When used after an operator, before the motion command: Force the operator to work characterwise, also when the motion is linewise. If the motion was linewise, it will become exclusive. If the motion already was characterwise, toggle inclusive/exclusive. This can be used to make an exclusive motion inclusive and an inclusive motion exclusive.
So what does this mean? Well, vim motions are either inclusive or exclusive. This dictates whether the character/line motion moves to should be affected by the preceding operator or not. The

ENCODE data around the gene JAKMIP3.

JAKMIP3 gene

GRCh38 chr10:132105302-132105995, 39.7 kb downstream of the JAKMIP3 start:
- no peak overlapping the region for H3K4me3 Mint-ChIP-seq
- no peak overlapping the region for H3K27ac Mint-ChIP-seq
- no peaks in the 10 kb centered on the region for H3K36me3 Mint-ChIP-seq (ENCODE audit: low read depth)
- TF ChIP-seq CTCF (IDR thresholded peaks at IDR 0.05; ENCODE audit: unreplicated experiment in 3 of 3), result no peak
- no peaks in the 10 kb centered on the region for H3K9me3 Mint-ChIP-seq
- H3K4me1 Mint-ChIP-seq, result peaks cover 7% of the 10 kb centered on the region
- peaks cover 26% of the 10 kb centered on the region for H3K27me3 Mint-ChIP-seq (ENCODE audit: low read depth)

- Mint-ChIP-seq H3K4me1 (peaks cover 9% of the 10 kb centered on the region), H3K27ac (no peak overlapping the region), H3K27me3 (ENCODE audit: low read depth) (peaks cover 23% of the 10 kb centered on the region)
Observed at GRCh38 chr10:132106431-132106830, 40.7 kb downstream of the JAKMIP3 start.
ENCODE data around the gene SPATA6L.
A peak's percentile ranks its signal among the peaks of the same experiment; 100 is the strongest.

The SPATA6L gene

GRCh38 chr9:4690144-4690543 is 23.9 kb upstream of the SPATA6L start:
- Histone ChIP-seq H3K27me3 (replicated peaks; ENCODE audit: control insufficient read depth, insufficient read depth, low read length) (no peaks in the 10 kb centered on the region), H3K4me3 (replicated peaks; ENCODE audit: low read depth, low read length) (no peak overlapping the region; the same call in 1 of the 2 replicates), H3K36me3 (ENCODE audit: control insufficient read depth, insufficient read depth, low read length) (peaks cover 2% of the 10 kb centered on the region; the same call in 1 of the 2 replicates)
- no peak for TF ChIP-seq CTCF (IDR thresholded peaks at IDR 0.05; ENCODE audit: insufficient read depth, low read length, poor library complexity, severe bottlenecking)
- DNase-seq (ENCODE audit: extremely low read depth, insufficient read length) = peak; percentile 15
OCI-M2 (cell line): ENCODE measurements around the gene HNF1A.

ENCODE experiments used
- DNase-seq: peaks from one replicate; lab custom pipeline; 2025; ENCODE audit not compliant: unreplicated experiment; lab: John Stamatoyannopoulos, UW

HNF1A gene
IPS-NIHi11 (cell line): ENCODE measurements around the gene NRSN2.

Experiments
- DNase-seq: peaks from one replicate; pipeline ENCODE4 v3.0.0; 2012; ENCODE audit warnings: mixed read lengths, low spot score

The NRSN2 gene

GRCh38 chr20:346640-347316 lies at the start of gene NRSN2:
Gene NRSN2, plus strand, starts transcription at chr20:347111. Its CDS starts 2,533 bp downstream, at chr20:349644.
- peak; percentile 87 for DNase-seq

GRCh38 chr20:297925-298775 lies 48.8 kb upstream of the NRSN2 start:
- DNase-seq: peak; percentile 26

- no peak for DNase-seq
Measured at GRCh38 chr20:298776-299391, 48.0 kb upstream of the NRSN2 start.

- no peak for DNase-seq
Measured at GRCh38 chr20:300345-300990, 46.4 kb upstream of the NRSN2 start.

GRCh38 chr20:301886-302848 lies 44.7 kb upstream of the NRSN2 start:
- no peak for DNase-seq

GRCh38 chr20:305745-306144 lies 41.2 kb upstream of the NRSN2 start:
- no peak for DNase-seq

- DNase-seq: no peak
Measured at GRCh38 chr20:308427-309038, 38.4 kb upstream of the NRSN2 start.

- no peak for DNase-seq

b motion (back
[count] words) is exclusive, so if we have the text
foo̲bar (the cursor is on the second ‘o’)
db would result in
o̲bar since the operator
d is applied to the range
[foo). If we would like it to include the second ‘o’ as well, we can use our new friend
v to create the command
dvb, which turns
b̲ar Antother – perhaps more useful example – is if you want to delete from the current column in a line, to the position just below the cursor (in the following line), you could use
dvj to turn the linewise motion
j into a characterwise motion.
I honestly don’t know if this will be useful, but I’m excited to discover such a fundamental feature nonetheless.